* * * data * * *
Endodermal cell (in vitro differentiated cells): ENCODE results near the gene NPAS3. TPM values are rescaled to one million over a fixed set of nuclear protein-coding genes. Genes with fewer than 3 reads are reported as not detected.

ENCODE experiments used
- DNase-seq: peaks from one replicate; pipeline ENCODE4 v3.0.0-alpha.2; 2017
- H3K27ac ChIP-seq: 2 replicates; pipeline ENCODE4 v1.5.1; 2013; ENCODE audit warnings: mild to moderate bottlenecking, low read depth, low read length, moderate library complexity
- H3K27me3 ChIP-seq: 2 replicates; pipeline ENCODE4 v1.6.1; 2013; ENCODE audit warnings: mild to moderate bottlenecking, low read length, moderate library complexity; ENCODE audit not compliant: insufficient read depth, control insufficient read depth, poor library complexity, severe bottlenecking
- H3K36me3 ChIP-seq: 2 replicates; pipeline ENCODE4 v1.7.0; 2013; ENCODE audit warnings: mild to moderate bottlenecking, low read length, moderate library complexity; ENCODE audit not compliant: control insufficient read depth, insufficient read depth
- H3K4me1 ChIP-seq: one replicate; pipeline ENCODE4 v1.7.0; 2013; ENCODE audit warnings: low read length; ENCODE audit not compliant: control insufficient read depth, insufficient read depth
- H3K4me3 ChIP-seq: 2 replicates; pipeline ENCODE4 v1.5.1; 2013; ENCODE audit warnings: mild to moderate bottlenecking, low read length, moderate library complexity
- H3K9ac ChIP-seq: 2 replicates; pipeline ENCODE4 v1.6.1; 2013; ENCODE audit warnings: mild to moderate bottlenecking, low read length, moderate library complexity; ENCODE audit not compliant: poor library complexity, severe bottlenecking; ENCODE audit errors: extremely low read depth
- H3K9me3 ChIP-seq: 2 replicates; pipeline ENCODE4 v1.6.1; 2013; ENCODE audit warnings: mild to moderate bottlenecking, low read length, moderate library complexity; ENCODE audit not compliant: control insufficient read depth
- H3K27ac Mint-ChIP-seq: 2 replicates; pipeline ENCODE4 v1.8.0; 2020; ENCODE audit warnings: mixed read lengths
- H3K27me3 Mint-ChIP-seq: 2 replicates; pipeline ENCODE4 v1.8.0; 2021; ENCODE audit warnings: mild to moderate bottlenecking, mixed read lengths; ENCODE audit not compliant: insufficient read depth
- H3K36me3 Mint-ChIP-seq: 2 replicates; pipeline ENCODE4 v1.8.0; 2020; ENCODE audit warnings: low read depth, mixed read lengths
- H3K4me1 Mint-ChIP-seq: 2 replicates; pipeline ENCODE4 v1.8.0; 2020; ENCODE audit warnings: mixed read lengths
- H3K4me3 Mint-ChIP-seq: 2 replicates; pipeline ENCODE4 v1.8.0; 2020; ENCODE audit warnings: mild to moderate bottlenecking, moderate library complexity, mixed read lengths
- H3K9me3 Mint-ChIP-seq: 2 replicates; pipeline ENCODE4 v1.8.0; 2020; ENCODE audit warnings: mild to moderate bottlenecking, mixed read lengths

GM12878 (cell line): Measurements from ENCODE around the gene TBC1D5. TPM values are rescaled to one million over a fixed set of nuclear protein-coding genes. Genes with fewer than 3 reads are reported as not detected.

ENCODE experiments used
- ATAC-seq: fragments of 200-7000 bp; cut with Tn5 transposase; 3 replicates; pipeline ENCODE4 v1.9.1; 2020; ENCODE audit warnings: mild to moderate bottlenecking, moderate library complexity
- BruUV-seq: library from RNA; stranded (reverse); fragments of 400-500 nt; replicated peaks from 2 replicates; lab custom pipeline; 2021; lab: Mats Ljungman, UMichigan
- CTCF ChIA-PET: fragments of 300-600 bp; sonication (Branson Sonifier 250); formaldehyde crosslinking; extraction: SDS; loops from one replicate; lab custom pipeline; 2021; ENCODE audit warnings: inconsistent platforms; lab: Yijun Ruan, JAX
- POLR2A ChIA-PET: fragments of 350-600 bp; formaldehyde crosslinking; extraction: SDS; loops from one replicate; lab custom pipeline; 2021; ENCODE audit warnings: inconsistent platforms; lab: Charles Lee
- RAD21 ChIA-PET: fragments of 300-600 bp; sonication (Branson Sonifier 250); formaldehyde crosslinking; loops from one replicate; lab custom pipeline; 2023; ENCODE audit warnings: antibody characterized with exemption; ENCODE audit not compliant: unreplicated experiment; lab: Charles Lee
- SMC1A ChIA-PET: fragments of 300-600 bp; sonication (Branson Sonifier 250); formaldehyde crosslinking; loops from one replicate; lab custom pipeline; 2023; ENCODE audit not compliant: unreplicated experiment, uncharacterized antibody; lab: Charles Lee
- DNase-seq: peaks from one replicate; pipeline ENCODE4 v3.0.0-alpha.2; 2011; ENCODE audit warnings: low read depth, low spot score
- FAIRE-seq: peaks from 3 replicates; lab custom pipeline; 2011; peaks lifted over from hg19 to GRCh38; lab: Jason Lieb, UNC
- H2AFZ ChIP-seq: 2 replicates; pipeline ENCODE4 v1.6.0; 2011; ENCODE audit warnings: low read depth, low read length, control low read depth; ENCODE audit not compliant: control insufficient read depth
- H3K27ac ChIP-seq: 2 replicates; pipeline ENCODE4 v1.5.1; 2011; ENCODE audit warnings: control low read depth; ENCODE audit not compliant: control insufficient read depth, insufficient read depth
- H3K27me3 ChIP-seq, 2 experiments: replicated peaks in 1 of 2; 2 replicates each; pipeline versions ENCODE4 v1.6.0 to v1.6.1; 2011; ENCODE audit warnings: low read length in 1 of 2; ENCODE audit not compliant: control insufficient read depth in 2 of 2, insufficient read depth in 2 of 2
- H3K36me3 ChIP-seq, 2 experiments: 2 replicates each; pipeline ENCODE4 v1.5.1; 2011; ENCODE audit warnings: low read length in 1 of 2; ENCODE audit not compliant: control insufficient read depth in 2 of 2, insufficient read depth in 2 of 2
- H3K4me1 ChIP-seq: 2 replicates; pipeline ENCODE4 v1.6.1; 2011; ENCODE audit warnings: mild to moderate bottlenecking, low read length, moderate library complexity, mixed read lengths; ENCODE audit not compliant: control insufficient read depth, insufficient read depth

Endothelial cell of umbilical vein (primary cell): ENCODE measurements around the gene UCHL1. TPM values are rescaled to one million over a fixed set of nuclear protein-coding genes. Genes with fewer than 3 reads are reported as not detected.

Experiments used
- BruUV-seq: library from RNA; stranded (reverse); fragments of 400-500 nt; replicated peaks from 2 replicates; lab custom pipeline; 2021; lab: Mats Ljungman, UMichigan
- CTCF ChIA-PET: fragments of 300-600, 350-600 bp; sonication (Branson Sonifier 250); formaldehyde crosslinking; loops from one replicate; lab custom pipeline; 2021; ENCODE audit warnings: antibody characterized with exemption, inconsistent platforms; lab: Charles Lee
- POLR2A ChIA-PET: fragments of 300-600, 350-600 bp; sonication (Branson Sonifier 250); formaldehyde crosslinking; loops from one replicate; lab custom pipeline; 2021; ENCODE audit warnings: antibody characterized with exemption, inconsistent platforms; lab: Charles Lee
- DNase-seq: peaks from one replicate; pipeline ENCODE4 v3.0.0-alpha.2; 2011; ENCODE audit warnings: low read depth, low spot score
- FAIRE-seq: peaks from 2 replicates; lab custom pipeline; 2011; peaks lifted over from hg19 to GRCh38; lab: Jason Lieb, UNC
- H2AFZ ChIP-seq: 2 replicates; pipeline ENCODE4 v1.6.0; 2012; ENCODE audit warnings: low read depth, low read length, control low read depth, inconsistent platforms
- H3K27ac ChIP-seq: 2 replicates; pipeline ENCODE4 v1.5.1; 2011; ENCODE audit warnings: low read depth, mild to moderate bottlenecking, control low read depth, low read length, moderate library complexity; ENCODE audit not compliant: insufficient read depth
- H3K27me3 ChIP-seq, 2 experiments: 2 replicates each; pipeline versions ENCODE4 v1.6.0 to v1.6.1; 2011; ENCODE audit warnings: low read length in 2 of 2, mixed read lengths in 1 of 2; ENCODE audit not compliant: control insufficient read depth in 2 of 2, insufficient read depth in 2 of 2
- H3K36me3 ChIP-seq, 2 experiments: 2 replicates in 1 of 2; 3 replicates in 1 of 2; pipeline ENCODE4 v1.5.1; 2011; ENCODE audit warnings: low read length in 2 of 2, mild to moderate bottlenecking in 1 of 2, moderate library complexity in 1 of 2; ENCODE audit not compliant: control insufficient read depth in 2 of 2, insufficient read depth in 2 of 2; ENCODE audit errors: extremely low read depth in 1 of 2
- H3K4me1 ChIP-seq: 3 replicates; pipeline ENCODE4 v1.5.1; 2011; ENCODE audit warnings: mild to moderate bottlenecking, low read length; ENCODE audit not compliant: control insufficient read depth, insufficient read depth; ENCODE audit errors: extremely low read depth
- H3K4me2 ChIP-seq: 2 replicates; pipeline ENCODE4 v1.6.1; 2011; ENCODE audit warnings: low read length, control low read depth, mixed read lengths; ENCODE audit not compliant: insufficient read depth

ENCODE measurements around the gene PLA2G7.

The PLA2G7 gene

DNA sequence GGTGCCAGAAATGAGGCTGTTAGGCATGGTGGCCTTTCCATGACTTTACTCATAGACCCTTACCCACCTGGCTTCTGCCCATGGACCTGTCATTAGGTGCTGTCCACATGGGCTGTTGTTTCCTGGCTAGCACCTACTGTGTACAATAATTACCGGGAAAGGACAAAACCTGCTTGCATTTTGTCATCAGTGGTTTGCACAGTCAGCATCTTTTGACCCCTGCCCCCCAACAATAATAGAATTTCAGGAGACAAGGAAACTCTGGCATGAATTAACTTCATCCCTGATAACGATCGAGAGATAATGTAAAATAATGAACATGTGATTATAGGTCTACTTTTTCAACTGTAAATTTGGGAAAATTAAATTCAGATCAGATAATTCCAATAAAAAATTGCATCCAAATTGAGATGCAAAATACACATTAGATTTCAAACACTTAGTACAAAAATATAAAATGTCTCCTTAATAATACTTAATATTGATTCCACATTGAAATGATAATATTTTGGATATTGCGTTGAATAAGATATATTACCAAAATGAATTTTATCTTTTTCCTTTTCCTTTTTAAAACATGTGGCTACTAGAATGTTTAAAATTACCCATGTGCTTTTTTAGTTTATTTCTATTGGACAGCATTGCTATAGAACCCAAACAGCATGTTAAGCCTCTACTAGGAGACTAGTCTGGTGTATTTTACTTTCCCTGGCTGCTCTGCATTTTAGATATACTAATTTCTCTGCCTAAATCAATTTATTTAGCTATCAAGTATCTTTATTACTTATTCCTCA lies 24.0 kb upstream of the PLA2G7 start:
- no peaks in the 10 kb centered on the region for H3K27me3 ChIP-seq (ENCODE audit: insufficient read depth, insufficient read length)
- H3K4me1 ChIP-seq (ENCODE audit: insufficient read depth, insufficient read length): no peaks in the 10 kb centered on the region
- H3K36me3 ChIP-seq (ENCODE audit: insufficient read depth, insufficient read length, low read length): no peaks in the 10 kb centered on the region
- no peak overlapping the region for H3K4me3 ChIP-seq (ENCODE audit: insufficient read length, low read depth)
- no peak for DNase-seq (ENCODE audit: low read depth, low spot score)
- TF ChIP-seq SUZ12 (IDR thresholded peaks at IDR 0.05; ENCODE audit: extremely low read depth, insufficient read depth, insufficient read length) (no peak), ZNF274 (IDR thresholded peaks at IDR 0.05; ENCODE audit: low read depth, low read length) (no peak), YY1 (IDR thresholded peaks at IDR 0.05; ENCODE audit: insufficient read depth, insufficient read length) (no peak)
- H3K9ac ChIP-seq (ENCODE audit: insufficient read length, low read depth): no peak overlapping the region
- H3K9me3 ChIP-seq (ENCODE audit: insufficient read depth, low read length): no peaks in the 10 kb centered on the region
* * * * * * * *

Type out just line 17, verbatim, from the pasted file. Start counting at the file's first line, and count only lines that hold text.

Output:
GM12878 (cell line): Measurements from ENCODE around the gene TBC1D5. TPM values are rescaled to one million over a fixed set of nuclear protein-coding genes. Genes with fewer than 3 reads are reported as not detected.